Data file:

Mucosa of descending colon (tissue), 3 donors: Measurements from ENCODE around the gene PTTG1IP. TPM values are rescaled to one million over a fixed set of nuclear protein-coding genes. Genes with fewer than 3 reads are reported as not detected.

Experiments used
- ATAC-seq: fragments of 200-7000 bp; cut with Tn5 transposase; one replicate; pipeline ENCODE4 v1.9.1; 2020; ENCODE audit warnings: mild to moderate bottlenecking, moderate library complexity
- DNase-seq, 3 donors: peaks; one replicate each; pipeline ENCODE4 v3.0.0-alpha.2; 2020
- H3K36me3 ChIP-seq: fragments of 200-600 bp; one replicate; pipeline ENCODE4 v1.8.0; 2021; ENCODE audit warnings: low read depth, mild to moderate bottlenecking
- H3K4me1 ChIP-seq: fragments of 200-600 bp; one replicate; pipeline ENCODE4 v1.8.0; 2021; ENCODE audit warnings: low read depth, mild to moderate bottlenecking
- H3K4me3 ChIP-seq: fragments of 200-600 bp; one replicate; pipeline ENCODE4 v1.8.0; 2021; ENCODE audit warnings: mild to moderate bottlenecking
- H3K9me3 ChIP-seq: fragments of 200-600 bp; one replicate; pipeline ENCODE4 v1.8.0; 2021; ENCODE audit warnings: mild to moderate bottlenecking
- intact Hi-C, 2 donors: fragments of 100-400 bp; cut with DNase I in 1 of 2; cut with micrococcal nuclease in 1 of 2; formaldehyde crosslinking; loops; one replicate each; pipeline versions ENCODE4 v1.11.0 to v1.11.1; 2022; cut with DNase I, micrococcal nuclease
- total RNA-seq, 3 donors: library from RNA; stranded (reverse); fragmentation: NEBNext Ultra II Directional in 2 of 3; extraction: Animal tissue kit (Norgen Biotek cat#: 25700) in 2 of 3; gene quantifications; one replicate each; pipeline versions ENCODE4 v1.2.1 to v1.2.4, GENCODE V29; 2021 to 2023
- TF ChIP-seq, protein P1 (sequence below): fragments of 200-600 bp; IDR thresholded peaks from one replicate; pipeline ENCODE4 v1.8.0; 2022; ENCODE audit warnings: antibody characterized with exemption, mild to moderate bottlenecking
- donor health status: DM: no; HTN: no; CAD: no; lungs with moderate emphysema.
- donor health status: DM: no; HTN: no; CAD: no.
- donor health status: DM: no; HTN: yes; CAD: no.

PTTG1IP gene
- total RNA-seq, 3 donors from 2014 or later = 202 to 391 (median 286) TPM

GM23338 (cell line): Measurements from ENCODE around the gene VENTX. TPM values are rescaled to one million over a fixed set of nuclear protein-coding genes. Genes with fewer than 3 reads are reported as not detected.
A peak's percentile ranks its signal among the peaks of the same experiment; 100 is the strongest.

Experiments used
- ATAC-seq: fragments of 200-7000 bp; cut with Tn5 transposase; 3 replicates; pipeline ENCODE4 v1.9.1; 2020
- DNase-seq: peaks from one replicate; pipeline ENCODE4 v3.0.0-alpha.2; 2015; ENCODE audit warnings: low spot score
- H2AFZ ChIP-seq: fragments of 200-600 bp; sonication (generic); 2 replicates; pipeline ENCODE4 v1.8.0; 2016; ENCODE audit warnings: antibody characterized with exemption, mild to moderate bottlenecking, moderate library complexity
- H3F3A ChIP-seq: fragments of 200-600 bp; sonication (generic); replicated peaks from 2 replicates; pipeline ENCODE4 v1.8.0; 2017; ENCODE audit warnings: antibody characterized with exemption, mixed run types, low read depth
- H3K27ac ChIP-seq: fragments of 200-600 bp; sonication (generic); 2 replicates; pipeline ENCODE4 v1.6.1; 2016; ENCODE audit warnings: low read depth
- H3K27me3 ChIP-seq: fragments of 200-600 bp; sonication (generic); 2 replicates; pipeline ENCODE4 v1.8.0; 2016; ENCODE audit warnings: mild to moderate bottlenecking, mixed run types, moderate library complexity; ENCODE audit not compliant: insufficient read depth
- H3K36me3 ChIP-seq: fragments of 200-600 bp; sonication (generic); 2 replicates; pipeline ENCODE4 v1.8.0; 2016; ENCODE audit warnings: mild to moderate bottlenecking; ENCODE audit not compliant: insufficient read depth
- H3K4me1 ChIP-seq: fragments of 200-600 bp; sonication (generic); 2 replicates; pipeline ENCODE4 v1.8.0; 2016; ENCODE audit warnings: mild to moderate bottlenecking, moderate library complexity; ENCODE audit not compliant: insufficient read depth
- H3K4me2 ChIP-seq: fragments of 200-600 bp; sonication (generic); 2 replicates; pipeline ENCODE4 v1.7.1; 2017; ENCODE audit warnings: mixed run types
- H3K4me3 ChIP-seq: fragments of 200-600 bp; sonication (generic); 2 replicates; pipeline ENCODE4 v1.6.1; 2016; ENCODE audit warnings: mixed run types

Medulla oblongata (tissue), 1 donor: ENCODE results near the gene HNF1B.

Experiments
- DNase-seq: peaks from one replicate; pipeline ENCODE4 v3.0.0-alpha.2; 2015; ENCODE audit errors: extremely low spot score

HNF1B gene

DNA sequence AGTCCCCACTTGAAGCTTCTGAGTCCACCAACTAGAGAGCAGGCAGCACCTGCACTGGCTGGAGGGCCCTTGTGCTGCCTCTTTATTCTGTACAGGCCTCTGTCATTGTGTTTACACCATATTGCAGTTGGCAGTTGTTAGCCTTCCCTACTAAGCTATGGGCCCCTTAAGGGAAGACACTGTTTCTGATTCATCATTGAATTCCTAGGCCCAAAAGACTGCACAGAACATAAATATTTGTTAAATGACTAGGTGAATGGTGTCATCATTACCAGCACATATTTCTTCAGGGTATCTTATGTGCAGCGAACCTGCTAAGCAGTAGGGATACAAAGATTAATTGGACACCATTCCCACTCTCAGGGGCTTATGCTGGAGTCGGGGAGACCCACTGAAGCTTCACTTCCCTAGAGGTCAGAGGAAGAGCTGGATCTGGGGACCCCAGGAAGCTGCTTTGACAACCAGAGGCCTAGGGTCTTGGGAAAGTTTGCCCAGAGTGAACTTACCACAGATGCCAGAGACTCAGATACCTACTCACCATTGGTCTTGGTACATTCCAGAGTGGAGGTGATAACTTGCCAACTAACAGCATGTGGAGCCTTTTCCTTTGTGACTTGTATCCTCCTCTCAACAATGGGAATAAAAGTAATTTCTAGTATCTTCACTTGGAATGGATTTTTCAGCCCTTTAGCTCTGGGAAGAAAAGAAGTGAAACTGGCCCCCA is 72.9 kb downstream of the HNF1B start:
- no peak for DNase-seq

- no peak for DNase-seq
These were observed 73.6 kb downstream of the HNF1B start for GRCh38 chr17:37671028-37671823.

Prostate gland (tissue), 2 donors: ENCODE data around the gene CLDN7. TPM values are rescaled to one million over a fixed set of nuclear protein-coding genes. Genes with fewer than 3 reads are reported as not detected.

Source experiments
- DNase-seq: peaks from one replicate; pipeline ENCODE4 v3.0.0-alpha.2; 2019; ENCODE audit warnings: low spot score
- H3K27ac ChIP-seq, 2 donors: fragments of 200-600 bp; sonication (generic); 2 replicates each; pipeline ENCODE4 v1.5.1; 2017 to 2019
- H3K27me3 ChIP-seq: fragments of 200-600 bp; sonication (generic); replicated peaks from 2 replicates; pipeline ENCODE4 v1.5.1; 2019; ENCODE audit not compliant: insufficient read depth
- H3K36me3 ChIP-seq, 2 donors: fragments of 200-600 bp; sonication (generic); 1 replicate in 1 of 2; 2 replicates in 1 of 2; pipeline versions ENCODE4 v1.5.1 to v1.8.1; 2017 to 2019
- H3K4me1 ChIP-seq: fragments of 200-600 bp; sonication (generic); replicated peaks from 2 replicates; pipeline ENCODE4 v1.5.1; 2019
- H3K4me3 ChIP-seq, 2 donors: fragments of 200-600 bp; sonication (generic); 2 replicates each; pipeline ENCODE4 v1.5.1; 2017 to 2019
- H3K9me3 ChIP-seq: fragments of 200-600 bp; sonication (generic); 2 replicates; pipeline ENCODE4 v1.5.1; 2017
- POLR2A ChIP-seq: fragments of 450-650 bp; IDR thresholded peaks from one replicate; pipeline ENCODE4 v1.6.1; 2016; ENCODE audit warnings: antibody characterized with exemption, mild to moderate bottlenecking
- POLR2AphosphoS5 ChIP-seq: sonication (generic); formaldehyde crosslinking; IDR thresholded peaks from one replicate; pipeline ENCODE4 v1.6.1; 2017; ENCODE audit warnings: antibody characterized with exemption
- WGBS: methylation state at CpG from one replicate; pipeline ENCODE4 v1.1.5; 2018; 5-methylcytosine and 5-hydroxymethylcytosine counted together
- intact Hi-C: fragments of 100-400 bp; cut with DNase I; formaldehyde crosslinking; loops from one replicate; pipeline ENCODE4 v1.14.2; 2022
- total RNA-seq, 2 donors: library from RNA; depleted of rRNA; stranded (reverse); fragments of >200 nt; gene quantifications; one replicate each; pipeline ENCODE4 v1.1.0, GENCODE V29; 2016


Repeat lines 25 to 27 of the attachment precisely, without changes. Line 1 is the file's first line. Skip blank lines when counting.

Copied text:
- H3K27me3 ChIP-seq: fragments of 200-600 bp; sonication (generic); 2 replicates; pipeline ENCODE4 v1.8.0; 2016; ENCODE audit warnings: mild to moderate bottlenecking, mixed run types, moderate library complexity; ENCODE audit not compliant: insufficient read depth
- H3K36me3 ChIP-seq: fragments of 200-600 bp; sonication (generic); 2 replicates; pipeline ENCODE4 v1.8.0; 2016; ENCODE audit warnings: mild to moderate bottlenecking; ENCODE audit not compliant: insufficient read depth
- H3K4me1 ChIP-seq: fragments of 200-600 bp; sonication (generic); 2 replicates; pipeline ENCODE4 v1.8.0; 2016; ENCODE audit warnings: mild to moderate bottlenecking, moderate library complexity; ENCODE audit not compliant: insufficient read depth